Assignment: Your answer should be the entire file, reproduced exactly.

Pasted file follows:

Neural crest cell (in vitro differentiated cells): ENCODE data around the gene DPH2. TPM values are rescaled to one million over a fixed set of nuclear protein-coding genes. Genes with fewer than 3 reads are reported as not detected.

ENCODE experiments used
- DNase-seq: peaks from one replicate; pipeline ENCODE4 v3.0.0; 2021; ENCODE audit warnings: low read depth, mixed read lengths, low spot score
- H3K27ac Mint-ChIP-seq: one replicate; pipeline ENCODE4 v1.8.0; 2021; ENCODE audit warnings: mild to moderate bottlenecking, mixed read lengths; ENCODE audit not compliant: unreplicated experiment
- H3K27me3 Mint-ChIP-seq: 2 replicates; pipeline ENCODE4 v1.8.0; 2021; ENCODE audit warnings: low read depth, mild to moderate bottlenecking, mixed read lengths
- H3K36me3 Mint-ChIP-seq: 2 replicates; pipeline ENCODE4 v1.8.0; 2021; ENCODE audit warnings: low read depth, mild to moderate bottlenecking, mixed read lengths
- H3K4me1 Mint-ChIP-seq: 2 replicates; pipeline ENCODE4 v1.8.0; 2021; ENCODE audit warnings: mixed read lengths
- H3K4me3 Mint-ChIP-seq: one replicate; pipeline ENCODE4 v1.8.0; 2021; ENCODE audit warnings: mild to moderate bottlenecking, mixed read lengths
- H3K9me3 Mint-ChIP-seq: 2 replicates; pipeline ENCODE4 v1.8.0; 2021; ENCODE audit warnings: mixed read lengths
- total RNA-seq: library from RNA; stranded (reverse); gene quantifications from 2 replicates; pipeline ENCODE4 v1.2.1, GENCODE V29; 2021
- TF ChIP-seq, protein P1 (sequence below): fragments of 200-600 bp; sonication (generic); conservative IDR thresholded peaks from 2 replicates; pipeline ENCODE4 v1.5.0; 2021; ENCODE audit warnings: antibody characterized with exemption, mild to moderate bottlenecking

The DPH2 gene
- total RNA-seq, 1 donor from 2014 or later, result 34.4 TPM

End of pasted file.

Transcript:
Neural crest cell (in vitro differentiated cells): ENCODE data around the gene DPH2. TPM values are rescaled to one million over a fixed set of nuclear protein-coding genes. Genes with fewer than 3 reads are reported as not detected.

ENCODE experiments used
- DNase-seq: peaks from one replicate; pipeline ENCODE4 v3.0.0; 2021; ENCODE audit warnings: low read depth, mixed read lengths, low spot score
- H3K27ac Mint-ChIP-seq: one replicate; pipeline ENCODE4 v1.8.0; 2021; ENCODE audit warnings: mild to moderate bottlenecking, mixed read lengths; ENCODE audit not compliant: unreplicated experiment
- H3K27me3 Mint-ChIP-seq: 2 replicates; pipeline ENCODE4 v1.8.0; 2021; ENCODE audit warnings: low read depth, mild to moderate bottlenecking, mixed read lengths
- H3K36me3 Mint-ChIP-seq: 2 replicates; pipeline ENCODE4 v1.8.0; 2021; ENCODE audit warnings: low read depth, mild to moderate bottlenecking, mixed read lengths
- H3K4me1 Mint-ChIP-seq: 2 replicates; pipeline ENCODE4 v1.8.0; 2021; ENCODE audit warnings: mixed read lengths
- H3K4me3 Mint-ChIP-seq: one replicate; pipeline ENCODE4 v1.8.0; 2021; ENCODE audit warnings: mild to moderate bottlenecking, mixed read lengths
- H3K9me3 Mint-ChIP-seq: 2 replicates; pipeline ENCODE4 v1.8.0; 2021; ENCODE audit warnings: mixed read lengths
- total RNA-seq: library from RNA; stranded (reverse); gene quantifications from 2 replicates; pipeline ENCODE4 v1.2.1, GENCODE V29; 2021
- TF ChIP-seq, protein P1 (sequence below): fragments of 200-600 bp; sonication (generic); conservative IDR thresholded peaks from 2 replicates; pipeline ENCODE4 v1.5.0; 2021; ENCODE audit warnings: antibody characterized with exemption, mild to moderate bottlenecking

The DPH2 gene
- total RNA-seq, 1 donor from 2014 or later, result 34.4 TPM